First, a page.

WASHINGTON – The soul of America weighs 50 pounds, is 30 by 34 feet and lies on a table behind a monstrous glass wall at the Smithsonian Institution’s National Museum of American History.
Visitors who peer through the glass can spy on the intensive restoration of the Star-Spangled Banner, the original, which flew over Fort McHenry during the War of 1812 and inspired the national anthem.
“The flag represents our history, our culture, our diversity and our unity,” said Maryland National Guard Col. Howard Freedlander, a member of the Flag Day Foundation board. “This project is very important to the soul of America.”
Freedlander and a number of other Baltimore-based historical and patriotic groups joined Rep. Benjamin Cardin, D-Baltimore, for a private showing of the flag Thursday at the Smithsonian and an update on the 3.5-year restoration.
The extensive preservation endeavor has just finished removing 100 pounds of linen backing and other fabrics that had been added to the flag over its lifetime. The next step is cleaning the fabric, with the entire restoration projected to be finished near the end of 2002.
The Smithsonian Institution has been caretaker of the flag for 89 years. When the renovation project is completed, the remaining original pieces of the flag could last another 500 to 1,000 years, officials say.
Forget Betsy Ross and everything you ever learned about her flag-making skills. The 188-year-old flag was first pieced together in Mary Pickersgill’s Baltimore tiny row house. Construction of the enormous flag, which was built on a scale typical of other flags of the time, had to be moved to a much larger malt house nearby, now home to the Baltimore Brewing Co.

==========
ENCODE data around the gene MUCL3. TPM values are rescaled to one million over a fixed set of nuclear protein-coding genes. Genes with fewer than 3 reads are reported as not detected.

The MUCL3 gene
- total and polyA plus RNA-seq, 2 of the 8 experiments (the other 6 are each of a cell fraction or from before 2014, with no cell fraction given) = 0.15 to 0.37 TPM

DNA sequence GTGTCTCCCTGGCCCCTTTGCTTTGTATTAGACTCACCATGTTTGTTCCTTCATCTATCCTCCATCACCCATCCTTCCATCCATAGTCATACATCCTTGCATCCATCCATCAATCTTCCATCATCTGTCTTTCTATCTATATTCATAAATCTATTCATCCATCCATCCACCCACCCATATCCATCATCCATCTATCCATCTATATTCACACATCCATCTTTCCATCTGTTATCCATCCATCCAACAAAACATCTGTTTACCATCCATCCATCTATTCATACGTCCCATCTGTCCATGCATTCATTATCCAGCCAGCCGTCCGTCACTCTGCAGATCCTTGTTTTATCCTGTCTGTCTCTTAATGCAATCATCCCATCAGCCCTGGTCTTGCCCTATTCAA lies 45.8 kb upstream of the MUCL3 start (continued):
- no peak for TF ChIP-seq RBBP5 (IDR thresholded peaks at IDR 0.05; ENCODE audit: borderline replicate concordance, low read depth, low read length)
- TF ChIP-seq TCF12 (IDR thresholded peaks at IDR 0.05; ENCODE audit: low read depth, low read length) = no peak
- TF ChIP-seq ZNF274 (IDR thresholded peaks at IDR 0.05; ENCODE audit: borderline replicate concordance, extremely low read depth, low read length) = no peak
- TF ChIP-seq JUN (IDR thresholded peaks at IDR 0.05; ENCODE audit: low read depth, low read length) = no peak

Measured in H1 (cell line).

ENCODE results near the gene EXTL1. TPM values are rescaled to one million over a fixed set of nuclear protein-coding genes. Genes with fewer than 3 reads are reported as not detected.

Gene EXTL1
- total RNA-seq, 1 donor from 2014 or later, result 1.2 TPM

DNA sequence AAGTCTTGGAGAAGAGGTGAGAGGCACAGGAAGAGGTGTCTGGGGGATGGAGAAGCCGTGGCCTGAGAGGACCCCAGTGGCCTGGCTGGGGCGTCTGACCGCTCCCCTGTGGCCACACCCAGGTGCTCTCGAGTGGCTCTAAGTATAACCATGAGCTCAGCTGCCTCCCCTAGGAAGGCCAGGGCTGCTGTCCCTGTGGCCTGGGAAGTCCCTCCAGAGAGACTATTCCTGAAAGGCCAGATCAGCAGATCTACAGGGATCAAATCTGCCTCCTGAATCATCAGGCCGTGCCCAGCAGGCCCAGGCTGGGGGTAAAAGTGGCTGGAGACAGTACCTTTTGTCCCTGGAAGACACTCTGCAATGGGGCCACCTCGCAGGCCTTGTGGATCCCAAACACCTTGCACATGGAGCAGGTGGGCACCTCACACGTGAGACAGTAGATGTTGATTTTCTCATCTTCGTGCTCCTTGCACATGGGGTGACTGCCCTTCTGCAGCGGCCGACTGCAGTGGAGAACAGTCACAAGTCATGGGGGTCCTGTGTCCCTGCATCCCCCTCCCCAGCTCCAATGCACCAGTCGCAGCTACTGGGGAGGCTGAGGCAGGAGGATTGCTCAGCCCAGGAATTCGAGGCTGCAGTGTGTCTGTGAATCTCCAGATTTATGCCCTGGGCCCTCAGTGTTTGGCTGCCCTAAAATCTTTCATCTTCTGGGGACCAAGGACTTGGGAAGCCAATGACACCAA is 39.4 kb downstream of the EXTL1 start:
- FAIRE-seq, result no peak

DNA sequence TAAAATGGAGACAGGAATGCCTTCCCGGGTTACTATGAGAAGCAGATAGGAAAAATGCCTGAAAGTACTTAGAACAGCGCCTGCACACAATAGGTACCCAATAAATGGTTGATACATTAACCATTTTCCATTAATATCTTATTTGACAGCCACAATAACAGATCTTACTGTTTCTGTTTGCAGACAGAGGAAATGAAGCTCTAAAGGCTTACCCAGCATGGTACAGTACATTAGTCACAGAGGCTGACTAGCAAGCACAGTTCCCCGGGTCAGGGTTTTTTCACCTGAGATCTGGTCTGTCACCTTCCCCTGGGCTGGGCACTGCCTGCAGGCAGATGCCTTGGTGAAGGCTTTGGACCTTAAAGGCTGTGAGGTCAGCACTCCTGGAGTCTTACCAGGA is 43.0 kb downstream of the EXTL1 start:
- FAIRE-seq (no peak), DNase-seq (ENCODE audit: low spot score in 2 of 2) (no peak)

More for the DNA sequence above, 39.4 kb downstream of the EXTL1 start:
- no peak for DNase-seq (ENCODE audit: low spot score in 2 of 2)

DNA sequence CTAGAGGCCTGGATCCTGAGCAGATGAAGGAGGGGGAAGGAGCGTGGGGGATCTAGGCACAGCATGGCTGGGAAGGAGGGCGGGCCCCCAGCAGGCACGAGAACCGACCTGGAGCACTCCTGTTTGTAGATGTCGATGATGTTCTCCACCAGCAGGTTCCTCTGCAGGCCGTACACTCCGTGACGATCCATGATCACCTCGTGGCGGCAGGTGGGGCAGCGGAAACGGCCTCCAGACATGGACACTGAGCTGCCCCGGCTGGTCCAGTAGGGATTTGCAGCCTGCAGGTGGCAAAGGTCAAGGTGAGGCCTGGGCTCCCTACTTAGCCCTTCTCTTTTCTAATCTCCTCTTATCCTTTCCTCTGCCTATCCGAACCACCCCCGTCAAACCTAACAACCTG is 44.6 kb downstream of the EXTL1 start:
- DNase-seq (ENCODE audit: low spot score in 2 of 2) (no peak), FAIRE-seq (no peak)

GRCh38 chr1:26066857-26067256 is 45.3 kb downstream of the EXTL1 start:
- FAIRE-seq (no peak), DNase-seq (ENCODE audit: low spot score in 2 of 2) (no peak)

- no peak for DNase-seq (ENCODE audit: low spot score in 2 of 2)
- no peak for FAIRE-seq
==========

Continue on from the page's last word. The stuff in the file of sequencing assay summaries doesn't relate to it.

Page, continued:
Pickersgill’s creation of 15 stars and 15 stripes withstood the assault on Fort McHenry in Baltimore during the War of 1812, becoming Francis Scott Key’s subject of his “Star Spangled Banner” poem.
Even old, tattered and faded, museum curators and the Baltimore groups that toured the conservation lab Thursday said the flag is enjoying renewed popularity in the wake of the Sept. 11 attacks on America.
People are flocking to the flag exhibit in any way possible, said Marilyn Zoidis, curator of the Star-Spangled Banner Preservation Project. While tourism is down in Washington in general, museum-goers have taken advantage of the project’s web page instead, getting their dose of Americana electronically.
Before the attacks on the World Trade Center and the Pentagon, the web site averaged about 90 visits per day from web surfers. Since the attacks, that number has surged to about 900 per day, peaking at about 1,700.
“The flag has survived as our country has survived,” Zoidis said.
None of the group Thursday said they wanted to see the flag restored to brand-spanking new condition. The flag’s battle scars are part of its history and its message, they said.
Mary Pickersgill’s Baltimore row house is now a museum dedicated to her work and her flag. Sally Johnston, executive director of this Star-Spangled Banner Flag House, said that the public’s sudden interest in the flag is a “knee-jerk” reaction to the attacks.
Museum officials and history-lovers say they are just happy Pickersgill sewed a flag strong enough to help satisfy that need.
“If she hadn’t made such a good flag, it wouldn’t have lasted through the bombardments and 200 years,” Johnston said.